Cross posted at TechLearning
Global education, diversity and multi-cultural appreciation are ideas that I believe are essential for our student's success. I also believe as educators we need to model this for them. So when I used this tool to see where the folks that I follow reside, it was a little embarrassing.
A little North American centric ya think? While this tool only allows a sampling of 100 of your followers, (I currently follow about 700) it's likely a pretty reasonable indicator of who's got my attention. Ewan's concerned about this as well. He blames time zones and short attention spans and he's got a point. Christian Long argues:
And perhaps — no matter how much Friedman and well-intentioned educators may want — the world defaults to hyper-local (scaled accordingly) rather than global when it comes to conversation over time.
While that offers some explanation I can't quite take myself off the hook. Add to the fact that a number of those outside North American are ex-pats I have to hang my head in shame. Clarence Fisher is doing wonderful things to help his students experience a global education all the way from northern Manitoba. He requires his student to have a diverse global network of students to learn with.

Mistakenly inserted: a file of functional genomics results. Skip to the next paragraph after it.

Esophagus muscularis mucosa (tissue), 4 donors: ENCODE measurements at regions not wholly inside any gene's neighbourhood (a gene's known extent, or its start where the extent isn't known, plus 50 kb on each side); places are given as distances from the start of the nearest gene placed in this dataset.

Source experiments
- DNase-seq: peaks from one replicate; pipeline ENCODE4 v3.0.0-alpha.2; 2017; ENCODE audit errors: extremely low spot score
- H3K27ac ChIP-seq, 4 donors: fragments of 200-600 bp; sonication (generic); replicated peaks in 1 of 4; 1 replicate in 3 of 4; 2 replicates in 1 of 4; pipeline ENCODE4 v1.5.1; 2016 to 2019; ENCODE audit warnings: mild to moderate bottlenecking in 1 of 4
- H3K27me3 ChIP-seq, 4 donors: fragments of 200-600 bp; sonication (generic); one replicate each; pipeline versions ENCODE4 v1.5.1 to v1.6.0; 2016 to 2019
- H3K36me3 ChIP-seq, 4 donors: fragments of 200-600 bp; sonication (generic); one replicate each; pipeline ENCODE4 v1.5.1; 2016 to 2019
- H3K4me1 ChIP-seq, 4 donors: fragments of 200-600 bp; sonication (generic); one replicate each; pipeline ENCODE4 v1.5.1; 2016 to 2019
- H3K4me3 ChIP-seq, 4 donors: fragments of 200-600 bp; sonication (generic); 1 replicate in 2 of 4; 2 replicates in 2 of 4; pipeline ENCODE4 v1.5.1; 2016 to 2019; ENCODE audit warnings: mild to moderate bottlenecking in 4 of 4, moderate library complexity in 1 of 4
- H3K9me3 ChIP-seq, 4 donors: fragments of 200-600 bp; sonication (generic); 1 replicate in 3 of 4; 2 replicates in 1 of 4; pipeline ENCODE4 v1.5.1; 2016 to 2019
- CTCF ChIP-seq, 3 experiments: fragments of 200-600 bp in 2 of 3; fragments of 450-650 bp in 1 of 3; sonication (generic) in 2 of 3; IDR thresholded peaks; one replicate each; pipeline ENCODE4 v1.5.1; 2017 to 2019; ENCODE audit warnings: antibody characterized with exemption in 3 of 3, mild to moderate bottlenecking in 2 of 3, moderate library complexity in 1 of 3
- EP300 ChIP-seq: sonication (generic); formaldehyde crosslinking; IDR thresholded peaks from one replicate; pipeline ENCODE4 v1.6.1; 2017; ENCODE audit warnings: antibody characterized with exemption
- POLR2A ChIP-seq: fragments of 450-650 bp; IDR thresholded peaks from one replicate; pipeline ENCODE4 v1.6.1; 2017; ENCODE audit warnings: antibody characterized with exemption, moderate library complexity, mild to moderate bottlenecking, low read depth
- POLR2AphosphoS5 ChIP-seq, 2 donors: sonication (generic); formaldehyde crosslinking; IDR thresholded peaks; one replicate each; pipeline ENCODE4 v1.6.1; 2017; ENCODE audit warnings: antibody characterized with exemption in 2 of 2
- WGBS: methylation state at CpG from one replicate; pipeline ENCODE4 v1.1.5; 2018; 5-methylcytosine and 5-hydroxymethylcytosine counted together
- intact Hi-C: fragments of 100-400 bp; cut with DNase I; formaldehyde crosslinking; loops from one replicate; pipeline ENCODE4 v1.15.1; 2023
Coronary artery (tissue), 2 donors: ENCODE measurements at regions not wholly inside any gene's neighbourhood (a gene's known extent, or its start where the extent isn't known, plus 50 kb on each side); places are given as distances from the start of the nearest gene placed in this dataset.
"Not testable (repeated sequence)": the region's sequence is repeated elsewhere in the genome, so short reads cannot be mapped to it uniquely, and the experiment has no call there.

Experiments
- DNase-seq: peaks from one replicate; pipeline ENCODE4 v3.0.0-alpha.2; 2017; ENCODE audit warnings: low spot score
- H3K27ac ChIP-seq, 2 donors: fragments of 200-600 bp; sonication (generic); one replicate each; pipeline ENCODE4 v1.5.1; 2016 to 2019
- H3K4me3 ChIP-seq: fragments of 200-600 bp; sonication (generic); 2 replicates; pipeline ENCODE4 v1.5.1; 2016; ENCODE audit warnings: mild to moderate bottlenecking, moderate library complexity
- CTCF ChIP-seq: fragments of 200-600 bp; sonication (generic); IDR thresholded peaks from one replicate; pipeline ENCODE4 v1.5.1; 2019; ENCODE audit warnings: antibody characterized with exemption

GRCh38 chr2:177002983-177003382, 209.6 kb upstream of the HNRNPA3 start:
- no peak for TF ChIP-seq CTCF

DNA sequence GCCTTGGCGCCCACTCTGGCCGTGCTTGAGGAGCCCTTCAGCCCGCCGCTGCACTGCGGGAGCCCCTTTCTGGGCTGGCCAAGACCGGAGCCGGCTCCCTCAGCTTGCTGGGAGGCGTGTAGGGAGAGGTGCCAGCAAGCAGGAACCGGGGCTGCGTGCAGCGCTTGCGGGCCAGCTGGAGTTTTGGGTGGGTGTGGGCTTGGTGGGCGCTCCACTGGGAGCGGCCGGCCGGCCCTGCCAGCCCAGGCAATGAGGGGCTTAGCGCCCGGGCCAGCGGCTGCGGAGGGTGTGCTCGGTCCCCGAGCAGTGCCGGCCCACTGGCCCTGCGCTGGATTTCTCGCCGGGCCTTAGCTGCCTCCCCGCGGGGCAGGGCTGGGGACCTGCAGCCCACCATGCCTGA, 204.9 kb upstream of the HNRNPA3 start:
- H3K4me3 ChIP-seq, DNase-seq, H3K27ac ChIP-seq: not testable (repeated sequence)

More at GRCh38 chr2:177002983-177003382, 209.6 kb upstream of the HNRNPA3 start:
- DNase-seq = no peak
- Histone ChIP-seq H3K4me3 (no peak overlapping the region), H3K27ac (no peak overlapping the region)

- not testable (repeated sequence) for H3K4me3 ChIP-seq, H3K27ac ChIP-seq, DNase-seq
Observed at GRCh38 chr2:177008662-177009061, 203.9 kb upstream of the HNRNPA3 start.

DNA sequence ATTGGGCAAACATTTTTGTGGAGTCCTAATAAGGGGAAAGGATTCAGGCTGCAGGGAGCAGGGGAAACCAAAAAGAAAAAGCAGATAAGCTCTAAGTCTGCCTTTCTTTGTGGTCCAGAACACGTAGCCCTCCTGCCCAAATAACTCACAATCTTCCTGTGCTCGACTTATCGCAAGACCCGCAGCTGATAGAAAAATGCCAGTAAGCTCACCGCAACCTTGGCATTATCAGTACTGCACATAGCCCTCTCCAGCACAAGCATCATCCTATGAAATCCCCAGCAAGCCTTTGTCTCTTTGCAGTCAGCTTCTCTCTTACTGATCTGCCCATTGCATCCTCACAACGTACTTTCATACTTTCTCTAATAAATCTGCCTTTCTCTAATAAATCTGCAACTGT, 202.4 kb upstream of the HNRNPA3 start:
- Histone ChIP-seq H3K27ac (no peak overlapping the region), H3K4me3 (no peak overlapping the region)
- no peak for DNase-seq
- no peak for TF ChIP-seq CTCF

So to appease my guilt and practice what I preach, I need to do some different things. By the end of the year, I'm going to find 50 new followers from outside North America. I may even look for random people as it could improve my creativity. I'm going to find 10 new bloggers from overseas and 5 new flickr contacts. Okay, maybe there's more to do but that's a start. What about you? Happy with who you're learning with? Feel a need to expand? Have any tips or suggestions? Speak now and leave some great recommendations for new global blogs to follow.
Update: I should add the Jennifer Wagner wrote a very similar post last month which I did read and perhaps by osmosis, I've pretty much covered the same ground. I'd like to say "great minds…" but I'm not in that category. Go read Jen's post too.